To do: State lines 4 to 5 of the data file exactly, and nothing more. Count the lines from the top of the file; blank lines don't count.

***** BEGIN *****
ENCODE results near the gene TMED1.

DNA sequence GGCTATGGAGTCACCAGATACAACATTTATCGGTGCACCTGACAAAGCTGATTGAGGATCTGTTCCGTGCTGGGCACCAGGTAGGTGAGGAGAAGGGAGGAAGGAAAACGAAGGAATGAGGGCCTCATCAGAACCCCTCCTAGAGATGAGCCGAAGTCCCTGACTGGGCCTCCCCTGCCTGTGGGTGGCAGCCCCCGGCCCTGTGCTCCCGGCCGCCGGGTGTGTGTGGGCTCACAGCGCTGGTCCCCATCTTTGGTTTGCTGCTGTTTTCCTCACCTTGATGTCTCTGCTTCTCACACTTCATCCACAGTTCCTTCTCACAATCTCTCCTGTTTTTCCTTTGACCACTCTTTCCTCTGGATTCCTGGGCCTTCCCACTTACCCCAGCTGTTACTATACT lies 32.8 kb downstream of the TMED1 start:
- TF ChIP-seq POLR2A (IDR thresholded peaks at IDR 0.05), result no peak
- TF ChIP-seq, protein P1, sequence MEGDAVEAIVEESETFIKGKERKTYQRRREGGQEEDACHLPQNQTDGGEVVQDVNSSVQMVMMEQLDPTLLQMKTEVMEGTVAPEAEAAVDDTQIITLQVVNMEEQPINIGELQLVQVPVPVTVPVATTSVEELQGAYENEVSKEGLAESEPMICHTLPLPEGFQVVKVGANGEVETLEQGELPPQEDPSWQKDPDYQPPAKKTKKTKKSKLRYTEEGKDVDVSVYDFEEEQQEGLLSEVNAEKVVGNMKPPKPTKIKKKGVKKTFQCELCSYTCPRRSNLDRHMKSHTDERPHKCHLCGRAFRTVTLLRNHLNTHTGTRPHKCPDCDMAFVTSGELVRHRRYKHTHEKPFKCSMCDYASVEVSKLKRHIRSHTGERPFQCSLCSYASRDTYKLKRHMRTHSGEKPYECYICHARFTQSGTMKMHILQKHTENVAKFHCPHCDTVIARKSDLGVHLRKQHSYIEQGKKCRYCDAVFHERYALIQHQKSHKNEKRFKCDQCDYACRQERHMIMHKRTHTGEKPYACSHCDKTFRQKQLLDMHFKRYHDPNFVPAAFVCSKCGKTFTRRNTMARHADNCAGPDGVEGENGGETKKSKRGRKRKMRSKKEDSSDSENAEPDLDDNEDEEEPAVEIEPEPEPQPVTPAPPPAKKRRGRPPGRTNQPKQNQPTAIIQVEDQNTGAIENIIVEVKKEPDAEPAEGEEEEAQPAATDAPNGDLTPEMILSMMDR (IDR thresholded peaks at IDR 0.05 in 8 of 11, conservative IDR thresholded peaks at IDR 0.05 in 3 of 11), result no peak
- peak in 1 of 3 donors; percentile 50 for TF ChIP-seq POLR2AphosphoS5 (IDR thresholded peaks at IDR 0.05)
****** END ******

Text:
- TF ChIP-seq, protein P1, sequence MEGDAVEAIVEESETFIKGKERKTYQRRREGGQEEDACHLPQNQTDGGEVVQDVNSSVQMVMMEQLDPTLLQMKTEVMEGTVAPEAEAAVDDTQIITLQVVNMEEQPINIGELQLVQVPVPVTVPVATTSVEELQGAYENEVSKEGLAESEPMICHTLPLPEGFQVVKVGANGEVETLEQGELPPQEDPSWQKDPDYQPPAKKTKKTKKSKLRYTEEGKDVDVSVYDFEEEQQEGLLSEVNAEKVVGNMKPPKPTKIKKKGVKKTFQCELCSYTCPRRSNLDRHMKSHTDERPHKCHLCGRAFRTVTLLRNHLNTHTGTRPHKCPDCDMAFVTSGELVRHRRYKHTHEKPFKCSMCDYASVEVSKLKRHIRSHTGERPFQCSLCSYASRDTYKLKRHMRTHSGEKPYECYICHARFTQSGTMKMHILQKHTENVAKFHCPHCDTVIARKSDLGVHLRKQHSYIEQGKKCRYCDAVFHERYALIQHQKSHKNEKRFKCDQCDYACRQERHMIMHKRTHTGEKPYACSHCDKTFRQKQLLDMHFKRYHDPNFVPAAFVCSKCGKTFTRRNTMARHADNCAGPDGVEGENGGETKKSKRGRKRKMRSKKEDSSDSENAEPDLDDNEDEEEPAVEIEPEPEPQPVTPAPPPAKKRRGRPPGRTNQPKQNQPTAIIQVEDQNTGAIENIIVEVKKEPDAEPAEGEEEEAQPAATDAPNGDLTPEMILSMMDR (IDR thresholded peaks at IDR 0.05 in 8 of 11, conservative IDR thresholded peaks at IDR 0.05 in 3 of 11), result no peak
- peak in 1 of 3 donors; percentile 50 for TF ChIP-seq POLR2AphosphoS5 (IDR thresholded peaks at IDR 0.05)